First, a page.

Ballet’s fate has recently become an issue of popular debate thanks to Jennifer Homans’ Apollo’s Angels: A History of Ballet (November 2010). The author’s bold assertion that ballet is dying is a call to arms for choreographers like Lynn Parkerson, who has been ready and willing to answer for years. In line with this current preoccupation with ballet history and Homans' dire diagnosis, Lynn offered a curatorial nod to ballet’s past conditions and current vivacity in March.

From Baroque to Hip Hop: Brooklyn Ballet 2011 Season from Lynn Parkerson on Vimeo.

Brooklyn Ballet celebrated its first home season, From Baroque to Hip Hop, with a timeline of dances ranging from 1700 to today, commemorating ballet’s roots and defining moments as well as showcasing possible modes of progression. (Homans was the guest of honor at the opening gala performance, signing books and conversing with audience members.)

Roslyn Sulcas of The New York Times applauded Lynn's programming, drawing attention to its “notable reconstruction of 18th-century and 19th-century dances.” A performance of Lynn and Thomas Baird’s “La Folia,” which sets Baroque style dance by Raoul Feuillet beside contemporary ballet by Lynn, highlighted the roots of balletic language and playfully demonstrated the stark differences between today’s movement and its ancestral derivation.

Collaborating artists and dance scholars, Claudia Jeschke and Robert Atwood presented “The Justamant Suite,” three short but intricate works choreographed by Henri Justamant, a French ballet master heretofore unknown among historians, whose work was uncovered at the Theatersammlung in Cologne, the Bibliotheque Opera de Paris and the Dance Collection of the New York Public Library. Before Brooklyn Ballet’s performance last month, these works had not been presented in 150 years.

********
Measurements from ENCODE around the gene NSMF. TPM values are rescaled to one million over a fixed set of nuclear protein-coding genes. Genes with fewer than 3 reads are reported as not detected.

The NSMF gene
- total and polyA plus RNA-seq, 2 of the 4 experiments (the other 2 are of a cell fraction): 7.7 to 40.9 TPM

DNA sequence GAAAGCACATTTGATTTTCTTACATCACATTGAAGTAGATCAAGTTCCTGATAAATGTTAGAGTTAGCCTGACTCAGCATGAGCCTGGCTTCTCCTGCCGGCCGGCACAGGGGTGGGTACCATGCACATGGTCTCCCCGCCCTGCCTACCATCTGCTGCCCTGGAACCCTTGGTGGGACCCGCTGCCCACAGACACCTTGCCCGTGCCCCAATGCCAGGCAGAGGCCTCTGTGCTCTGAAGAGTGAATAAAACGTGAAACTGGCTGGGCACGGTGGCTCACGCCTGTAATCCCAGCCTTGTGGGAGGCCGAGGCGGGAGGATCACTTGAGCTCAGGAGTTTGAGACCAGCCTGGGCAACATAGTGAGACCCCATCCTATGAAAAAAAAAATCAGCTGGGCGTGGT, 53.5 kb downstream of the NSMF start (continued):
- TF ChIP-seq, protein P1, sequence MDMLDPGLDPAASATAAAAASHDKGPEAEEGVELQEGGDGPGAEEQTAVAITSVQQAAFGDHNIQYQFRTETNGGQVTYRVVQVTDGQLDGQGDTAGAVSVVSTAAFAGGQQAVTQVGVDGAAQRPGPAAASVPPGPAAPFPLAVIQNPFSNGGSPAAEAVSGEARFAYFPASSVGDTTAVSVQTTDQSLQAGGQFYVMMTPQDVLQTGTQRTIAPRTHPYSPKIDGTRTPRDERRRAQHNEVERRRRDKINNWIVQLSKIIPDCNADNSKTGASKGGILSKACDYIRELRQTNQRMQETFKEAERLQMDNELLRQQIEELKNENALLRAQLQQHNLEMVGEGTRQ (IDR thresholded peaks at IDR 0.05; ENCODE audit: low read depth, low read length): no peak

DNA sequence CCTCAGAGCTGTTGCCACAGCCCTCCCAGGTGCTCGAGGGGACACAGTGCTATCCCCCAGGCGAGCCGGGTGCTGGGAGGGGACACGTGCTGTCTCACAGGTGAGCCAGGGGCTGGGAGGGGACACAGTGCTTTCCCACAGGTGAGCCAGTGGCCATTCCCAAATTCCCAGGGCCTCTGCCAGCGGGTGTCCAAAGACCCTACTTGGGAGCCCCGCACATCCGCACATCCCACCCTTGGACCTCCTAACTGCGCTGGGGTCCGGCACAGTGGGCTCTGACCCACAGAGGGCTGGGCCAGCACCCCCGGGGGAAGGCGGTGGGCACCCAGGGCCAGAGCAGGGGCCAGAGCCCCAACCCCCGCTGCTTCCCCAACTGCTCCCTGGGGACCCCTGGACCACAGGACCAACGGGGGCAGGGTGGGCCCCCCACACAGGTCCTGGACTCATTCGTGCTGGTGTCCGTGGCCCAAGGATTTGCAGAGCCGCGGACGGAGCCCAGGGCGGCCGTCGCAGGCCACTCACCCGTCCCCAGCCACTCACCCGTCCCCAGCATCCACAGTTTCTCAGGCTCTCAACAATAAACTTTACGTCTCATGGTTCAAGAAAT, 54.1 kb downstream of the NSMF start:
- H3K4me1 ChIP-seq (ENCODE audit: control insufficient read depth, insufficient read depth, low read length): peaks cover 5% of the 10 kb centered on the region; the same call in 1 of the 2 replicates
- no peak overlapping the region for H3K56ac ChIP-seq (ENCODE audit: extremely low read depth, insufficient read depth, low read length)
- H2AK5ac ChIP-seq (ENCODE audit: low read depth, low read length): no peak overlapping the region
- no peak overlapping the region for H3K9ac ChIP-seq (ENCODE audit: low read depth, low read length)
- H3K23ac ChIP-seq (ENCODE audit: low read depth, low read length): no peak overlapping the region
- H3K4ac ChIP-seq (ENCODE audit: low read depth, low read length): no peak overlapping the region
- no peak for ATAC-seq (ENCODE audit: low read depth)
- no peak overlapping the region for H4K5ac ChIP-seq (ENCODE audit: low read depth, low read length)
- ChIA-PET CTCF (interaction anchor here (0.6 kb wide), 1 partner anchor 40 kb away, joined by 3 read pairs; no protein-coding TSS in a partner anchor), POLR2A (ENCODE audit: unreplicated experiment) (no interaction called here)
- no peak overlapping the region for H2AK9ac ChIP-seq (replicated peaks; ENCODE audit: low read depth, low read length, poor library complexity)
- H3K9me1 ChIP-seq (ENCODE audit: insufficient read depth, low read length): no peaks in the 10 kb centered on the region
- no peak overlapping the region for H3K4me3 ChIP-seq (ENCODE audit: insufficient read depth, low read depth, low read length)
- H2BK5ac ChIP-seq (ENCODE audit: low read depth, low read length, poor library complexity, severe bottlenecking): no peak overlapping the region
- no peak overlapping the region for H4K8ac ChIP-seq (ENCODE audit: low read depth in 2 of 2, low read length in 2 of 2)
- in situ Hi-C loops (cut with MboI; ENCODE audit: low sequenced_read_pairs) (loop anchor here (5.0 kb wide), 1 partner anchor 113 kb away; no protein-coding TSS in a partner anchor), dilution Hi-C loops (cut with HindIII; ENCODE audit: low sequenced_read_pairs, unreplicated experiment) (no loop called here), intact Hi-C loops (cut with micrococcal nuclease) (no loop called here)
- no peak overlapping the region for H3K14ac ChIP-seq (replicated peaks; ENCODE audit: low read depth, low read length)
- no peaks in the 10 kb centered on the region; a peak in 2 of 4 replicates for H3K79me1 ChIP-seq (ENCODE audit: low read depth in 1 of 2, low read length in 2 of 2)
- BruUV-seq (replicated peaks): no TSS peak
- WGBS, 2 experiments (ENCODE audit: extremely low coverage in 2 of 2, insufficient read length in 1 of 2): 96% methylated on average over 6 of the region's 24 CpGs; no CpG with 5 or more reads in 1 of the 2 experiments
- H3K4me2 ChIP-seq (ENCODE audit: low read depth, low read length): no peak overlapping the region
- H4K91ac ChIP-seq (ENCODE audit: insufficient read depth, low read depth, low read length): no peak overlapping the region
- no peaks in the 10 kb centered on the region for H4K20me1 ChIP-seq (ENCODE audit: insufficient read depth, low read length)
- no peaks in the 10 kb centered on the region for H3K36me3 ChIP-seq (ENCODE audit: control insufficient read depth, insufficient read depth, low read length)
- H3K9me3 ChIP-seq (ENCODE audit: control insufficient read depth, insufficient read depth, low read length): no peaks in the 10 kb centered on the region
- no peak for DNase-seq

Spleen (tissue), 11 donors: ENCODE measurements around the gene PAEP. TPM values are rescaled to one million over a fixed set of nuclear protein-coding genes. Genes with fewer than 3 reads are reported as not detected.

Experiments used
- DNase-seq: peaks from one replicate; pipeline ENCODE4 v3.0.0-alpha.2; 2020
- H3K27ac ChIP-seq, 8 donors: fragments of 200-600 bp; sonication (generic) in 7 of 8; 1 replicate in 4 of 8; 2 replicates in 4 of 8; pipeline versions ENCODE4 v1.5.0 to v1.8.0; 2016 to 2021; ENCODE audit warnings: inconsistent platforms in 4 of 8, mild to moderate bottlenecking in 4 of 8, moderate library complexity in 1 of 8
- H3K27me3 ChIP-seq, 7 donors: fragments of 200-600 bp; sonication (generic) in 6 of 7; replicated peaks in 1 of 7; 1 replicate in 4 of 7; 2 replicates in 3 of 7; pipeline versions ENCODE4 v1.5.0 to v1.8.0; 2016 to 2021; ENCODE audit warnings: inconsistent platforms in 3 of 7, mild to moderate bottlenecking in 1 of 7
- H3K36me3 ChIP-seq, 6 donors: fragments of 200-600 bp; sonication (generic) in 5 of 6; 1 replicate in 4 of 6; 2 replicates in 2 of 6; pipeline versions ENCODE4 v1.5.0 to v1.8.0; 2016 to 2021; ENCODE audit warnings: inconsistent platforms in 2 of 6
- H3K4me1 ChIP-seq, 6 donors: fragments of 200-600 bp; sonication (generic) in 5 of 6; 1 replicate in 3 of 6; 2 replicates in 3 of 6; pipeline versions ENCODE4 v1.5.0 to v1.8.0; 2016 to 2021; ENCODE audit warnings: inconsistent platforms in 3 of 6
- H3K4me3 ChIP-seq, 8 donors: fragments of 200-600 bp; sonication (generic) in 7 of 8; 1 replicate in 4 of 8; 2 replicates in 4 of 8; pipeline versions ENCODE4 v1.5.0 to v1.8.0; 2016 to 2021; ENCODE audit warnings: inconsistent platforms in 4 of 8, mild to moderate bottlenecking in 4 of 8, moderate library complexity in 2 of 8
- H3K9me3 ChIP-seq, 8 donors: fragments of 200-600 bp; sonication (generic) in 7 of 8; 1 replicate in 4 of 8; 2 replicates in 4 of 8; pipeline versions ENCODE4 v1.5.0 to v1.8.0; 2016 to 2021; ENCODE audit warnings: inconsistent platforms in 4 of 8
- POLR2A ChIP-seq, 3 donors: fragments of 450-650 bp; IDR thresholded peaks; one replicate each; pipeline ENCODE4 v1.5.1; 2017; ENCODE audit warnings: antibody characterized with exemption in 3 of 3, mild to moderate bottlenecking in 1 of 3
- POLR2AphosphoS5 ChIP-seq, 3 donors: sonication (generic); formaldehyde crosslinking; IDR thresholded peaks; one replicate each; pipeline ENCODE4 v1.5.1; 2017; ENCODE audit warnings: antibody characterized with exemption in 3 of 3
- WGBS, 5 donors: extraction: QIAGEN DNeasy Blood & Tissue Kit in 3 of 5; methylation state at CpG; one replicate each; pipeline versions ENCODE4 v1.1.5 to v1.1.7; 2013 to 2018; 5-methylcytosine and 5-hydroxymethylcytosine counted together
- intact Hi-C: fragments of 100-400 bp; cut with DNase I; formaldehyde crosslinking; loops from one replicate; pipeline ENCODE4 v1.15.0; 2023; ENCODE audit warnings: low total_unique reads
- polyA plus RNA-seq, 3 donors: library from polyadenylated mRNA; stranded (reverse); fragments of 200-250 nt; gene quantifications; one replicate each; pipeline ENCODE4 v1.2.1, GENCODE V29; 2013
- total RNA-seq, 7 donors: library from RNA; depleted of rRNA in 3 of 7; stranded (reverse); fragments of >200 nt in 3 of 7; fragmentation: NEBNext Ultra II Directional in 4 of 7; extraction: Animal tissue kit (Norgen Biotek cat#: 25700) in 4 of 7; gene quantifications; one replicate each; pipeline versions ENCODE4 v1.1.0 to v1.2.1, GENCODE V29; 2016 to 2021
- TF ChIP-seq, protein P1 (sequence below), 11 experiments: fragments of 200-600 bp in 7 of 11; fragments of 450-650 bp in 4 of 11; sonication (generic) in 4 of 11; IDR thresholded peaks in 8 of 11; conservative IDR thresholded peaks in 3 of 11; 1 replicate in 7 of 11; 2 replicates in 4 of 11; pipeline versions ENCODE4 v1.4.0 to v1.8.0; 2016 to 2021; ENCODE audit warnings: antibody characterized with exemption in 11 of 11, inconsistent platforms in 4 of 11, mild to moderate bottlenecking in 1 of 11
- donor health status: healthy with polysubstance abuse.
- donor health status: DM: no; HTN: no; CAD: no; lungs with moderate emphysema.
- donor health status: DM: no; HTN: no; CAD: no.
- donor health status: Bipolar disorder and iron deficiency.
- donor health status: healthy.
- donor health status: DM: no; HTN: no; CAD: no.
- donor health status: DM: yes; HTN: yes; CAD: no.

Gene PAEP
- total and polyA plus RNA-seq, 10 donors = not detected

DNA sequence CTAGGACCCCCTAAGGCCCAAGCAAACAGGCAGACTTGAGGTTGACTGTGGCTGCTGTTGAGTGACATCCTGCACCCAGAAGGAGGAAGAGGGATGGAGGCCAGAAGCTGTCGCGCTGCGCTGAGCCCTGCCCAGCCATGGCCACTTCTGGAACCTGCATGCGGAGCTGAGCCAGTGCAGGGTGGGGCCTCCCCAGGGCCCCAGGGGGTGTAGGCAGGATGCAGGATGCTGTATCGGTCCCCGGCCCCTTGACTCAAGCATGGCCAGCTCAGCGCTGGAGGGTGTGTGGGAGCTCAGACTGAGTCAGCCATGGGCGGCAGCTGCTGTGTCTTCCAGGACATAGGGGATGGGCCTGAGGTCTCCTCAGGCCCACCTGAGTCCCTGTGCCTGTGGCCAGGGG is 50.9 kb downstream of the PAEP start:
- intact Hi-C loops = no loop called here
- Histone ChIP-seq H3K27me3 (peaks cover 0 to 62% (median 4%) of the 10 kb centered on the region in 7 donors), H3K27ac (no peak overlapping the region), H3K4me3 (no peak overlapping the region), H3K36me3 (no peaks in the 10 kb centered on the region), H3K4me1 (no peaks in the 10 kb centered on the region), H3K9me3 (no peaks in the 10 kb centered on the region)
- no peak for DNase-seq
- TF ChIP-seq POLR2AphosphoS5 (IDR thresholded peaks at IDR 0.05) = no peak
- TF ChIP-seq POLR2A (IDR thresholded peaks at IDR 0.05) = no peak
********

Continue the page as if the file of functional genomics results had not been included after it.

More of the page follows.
Thanks to the George Balanchine Trust, Brooklyn Ballet was also able to include Balanchine’s “The Four Temperaments (Themes I-III)” in the season's concerts. This seminal 1946 work encouraged audiences to note the significant role Balanchine played in shaping contemporary performance.

Last, and most current, Lynn presented the world premiere of “Close to You,” which was shown as a work-in-progress at last spring’s First Look series at The Schermerhorn. The intertwining of street dance and ballet contemporizes the genre and validates its position in the present landscape of contemporary art, with its penchant for defying classification by entertaining diverse influences.

First Look Sparks Creativity, Discussion and More

This year Brooklyn Ballet Company rehearsed in the new studio in Downtown Brooklyn, unveiled the new performance space at The Schermerhorn and premiered four sections of a work-in-progress. Talk about progress and productivity!

After a nearly two-year-long hiatus, Lynn recruited dancers and returned to the studio to continue her exploration of ballet's relationship to other dance forms, artistic mediums and broader cultural questions. Building off of a duet between Kerry Shea and Mike “Supreme” Fields, she expanded her cast and extended the work by observing improvisational exercises and playing with classical pas de deux.

Close to You was shown as a work-in-progress during the First Look performance series in the new multi-purpose performance space at The Schermerhorn in May 2010. Lynn presented and pondered during three Saturday evening concerts. The dance is set to music by Burt Bacharach, Bjork, The Kinks, Tsutchie and Kunst Oder Unfall (Art or Accident).